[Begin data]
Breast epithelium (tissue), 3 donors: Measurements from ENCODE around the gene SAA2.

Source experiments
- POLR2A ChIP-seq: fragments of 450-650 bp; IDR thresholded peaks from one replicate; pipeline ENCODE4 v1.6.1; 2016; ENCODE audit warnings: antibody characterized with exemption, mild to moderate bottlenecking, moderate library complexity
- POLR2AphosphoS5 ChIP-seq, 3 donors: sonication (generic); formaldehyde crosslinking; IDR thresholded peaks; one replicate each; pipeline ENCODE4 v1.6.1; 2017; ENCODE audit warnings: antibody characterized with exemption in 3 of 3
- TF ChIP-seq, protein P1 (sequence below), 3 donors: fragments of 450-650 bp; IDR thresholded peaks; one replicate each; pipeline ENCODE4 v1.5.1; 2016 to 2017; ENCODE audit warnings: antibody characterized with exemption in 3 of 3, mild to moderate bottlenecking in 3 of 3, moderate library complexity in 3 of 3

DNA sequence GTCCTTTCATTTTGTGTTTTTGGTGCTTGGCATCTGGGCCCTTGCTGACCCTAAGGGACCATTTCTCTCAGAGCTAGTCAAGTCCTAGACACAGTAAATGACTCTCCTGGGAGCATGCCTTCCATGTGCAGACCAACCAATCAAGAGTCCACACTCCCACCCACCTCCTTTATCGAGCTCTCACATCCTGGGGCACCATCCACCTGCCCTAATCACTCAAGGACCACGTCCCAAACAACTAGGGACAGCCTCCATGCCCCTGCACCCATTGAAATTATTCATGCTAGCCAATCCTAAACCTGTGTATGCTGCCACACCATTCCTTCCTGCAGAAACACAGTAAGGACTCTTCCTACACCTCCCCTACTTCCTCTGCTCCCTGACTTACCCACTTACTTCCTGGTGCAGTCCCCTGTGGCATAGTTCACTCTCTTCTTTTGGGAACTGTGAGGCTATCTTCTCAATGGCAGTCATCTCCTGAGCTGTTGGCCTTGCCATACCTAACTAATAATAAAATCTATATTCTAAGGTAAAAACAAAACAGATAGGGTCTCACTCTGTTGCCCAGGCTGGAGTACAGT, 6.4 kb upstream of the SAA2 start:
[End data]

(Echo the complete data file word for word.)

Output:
Breast epithelium (tissue), 3 donors: Measurements from ENCODE around the gene SAA2.

Source experiments
- POLR2A ChIP-seq: fragments of 450-650 bp; IDR thresholded peaks from one replicate; pipeline ENCODE4 v1.6.1; 2016; ENCODE audit warnings: antibody characterized with exemption, mild to moderate bottlenecking, moderate library complexity
- POLR2AphosphoS5 ChIP-seq, 3 donors: sonication (generic); formaldehyde crosslinking; IDR thresholded peaks; one replicate each; pipeline ENCODE4 v1.6.1; 2017; ENCODE audit warnings: antibody characterized with exemption in 3 of 3
- TF ChIP-seq, protein P1 (sequence below), 3 donors: fragments of 450-650 bp; IDR thresholded peaks; one replicate each; pipeline ENCODE4 v1.5.1; 2016 to 2017; ENCODE audit warnings: antibody characterized with exemption in 3 of 3, mild to moderate bottlenecking in 3 of 3, moderate library complexity in 3 of 3

DNA sequence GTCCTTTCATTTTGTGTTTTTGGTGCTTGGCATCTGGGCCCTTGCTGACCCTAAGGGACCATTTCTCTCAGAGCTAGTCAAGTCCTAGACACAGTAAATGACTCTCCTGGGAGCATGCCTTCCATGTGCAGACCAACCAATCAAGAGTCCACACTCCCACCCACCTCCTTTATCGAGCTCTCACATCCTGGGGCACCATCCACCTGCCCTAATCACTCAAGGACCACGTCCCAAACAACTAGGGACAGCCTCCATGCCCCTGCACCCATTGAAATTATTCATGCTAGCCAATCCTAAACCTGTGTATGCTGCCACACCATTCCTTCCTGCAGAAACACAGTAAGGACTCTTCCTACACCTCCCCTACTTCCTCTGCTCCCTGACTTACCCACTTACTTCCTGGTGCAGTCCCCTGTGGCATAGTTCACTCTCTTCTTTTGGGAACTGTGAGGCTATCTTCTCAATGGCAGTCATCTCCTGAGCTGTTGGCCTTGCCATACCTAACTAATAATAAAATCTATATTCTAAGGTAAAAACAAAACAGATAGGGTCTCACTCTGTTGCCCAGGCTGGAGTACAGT, 6.4 kb upstream of the SAA2 start: